Book Review – FIRST by Chanda Stafford
When I was young(er) I used to look at pictures of, say, Mick Jagger sharing a beer with Paul McCartney, or learn that Keith Moon was godfather to Ringo Starr’s son and be flabbergasted. In my mind, these guys were in competition with each other. Competition for the charts, competitions for sales, competition for awards and accolades. How could they hang out together? It was like finding out Churchill used to babysit Hitler’s children or something.

Now that I’m a little bit older and little bit wiser (okay, okay, a lot older and not wiser at all) I finally figured out what I was missing. I had assumed that artists who were contemporaries had to be rivals. Now that I’m an author (of sorts) I realize that contemporaries actually form a tribe. We’re united by our knowledge of the industry (or lack thereof), our love of our shared craft, and our favorite artists. Mick and Paul and Ringo and Keith were all trying to make it at the same time and they all loved Muddy Waters, right?

Anyway, I’m pleased this week to introduce you to three members of my tribe, which is something I don’t get to focus on very much. Chanda Stafford, Collin Tobin, Laura Kolar, and I all share a publisher in Red Adept. I’ve read and enjoyed their books and the reason I haven’t left starred reviews in the past isn’t because we’re all trying to gut each other on a race to the top of the charts. It’s because it’s generally a conflict of interest for me to do so. But this week, in my capacity as an industry blogger (boy, don’t that sound fancy) rather than as an author, I’ve joined RAP’s Young at Heart tour. Fittingly, our first spotlight is on FIRST by Chanda Stafford.



Long-time readers of the blog may recall that I first (ha!) read FIRST last year as part of the 2013 Hundie Challenge. Since then the book has actually gotten a total facelift. I still have the original or “classic” cover on my copy of FIRST, but the rest of you will have to make do with this pretty new thing.

So what the heck does the title mean? Well, Firsts are the (theoretically) wisest and smartest of all people, certainly they’re the oldest, technically speaking. Technology allows the mind of a First to be downloaded into a new body, essentially erasing the “Second.” This process can be repeated multiple times, presumably forever, so that Firsts become effectively immortal as long as they have a pool of Seconds to draw from. But who would volunteer to give up their bodies in such a grotesque manner, you might ask?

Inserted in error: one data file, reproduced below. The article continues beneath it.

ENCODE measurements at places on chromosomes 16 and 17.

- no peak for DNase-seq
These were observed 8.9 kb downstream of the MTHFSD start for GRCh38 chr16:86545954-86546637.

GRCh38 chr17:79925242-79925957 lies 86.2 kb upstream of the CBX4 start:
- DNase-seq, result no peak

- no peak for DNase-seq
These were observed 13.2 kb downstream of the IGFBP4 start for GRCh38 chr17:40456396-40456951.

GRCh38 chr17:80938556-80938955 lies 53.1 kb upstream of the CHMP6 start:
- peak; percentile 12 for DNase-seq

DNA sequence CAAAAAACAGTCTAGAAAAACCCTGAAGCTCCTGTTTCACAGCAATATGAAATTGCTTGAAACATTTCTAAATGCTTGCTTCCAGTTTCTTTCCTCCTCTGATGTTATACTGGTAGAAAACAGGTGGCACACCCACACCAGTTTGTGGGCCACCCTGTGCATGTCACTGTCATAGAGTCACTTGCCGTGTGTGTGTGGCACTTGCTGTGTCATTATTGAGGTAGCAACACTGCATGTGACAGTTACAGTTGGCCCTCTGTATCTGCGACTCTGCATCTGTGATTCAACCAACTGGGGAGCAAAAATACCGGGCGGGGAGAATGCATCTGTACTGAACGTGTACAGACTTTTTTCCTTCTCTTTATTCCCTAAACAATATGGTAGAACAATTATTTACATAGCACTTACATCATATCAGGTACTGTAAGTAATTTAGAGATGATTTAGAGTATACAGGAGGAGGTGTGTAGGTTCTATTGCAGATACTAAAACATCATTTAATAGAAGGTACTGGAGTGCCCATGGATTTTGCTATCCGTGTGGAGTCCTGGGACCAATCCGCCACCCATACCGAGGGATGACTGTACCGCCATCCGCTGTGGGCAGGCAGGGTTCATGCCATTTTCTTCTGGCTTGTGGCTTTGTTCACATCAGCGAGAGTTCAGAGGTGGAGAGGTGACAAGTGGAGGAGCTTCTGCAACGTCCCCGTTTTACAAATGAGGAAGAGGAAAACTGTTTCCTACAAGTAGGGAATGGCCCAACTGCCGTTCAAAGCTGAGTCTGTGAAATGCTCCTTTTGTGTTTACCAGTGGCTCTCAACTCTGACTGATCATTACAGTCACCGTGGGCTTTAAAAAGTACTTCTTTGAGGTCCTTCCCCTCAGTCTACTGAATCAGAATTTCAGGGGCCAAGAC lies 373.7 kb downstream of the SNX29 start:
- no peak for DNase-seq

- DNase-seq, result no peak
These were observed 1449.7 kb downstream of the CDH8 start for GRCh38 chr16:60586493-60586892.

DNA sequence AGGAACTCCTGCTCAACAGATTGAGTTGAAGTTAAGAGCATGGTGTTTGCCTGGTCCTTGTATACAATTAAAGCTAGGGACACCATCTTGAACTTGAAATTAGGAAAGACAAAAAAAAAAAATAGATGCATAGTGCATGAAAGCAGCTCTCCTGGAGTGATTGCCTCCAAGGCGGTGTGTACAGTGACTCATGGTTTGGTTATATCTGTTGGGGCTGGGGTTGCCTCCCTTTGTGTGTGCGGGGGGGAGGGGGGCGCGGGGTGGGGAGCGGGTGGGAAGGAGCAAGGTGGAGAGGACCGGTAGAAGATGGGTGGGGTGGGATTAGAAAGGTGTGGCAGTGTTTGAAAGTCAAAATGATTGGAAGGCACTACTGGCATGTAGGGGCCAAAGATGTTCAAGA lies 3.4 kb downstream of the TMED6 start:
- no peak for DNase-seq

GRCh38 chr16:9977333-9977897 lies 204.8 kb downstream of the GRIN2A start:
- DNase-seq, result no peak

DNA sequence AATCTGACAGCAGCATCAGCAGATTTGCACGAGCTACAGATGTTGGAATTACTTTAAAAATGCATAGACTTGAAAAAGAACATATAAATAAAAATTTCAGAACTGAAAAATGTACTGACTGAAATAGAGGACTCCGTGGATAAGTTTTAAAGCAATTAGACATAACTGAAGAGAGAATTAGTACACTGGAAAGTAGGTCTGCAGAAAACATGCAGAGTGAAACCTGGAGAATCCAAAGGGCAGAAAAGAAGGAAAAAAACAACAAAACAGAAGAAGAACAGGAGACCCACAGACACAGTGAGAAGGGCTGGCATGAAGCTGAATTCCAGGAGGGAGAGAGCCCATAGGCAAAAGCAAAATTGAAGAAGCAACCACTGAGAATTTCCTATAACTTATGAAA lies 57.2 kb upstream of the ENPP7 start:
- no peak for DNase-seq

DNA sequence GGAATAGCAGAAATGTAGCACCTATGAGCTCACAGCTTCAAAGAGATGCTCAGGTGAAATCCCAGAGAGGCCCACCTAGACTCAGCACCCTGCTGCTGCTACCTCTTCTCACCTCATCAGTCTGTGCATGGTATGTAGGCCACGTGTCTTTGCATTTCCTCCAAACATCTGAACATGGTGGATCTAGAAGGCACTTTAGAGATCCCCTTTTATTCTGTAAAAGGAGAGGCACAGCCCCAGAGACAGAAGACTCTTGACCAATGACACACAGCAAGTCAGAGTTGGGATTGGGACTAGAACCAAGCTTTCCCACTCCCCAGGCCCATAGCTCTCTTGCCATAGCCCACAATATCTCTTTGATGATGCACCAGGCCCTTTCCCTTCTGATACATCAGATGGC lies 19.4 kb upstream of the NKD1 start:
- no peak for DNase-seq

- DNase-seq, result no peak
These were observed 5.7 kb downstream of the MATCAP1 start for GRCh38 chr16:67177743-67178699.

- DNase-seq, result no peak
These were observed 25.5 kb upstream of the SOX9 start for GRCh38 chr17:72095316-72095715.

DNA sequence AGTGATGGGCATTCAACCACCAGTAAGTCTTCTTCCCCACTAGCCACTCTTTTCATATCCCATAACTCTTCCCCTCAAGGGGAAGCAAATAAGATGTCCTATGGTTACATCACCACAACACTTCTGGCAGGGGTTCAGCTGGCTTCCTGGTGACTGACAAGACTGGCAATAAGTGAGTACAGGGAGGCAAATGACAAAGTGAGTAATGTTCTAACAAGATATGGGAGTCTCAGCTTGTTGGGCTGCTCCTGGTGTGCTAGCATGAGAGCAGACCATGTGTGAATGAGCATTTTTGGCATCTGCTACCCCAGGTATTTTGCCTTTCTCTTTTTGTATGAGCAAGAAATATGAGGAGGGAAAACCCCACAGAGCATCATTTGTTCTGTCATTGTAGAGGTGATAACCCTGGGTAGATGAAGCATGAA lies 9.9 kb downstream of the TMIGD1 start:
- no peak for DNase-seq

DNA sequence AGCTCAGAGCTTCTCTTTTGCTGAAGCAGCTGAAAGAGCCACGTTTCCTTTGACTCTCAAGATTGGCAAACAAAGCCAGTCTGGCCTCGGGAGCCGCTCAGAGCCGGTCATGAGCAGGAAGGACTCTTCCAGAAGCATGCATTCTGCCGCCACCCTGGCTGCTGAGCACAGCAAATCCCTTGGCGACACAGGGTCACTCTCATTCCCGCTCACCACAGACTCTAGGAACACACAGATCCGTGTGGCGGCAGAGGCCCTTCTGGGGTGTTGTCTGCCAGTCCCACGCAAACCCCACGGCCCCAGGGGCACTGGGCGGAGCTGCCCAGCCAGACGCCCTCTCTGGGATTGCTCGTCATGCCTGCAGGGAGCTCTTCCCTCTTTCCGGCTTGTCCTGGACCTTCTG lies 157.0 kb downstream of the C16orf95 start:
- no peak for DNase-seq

In the future, the United States is rocked by a second civil war, which the victors primarily blame on “Texans.” I gather that the rebels were not exclusively from Texas, but the term is used as kind of a non-PC catchall, for instance the way today we might say “The Arab World” even though that area is full of Persians, Copts, Kurds, and countless other minorities. Anyway, the “Texans” of the future form a slave class, and the only real hope for a Texan to be anything other than a slave is to be chosen as a Second.

The reality of a Second’s duty is hidden from the Texans. They only understand it to be a great honor. And so, with this set-up, Chanda Stafford opens up a whole world of heady philosophical questions. Are some people inherently better than others? If so, isn’t it a small sacrifice to give up a lesser person for a better one? Are there ethical limitations to the pursuit of medicine? Just because we can live forever, should we? Is there still dignity in death?

You’d think from the way I’ve described it so far that FIRST was a densely plotted political treatise of interest only to intellectuals and politicians, but quite the opposite is true. This is a Young Adult novel, with teenage characters dealing with the world and raging against the unfairness of it all just as I did when I was a teen (although perhaps main character Mira has more legitimacy for her angst than I did.) It is much to Chanda’s credit, I think, that she managed to slip such dense, thinky themes into such a fast-paced, crowd-pleasing story.

Whether you’re shopping for a teen or YA is your guilty pleasure, you should definitely pick up a copy of FIRST.

Check out the full review and enter the contest on Stephen’s website, Manuscripts Burn. While you’re there, also check out Stephen’s own zombie ┬ánovel, Braineater Jones, which is a unique and refreshing take on the zombie genre.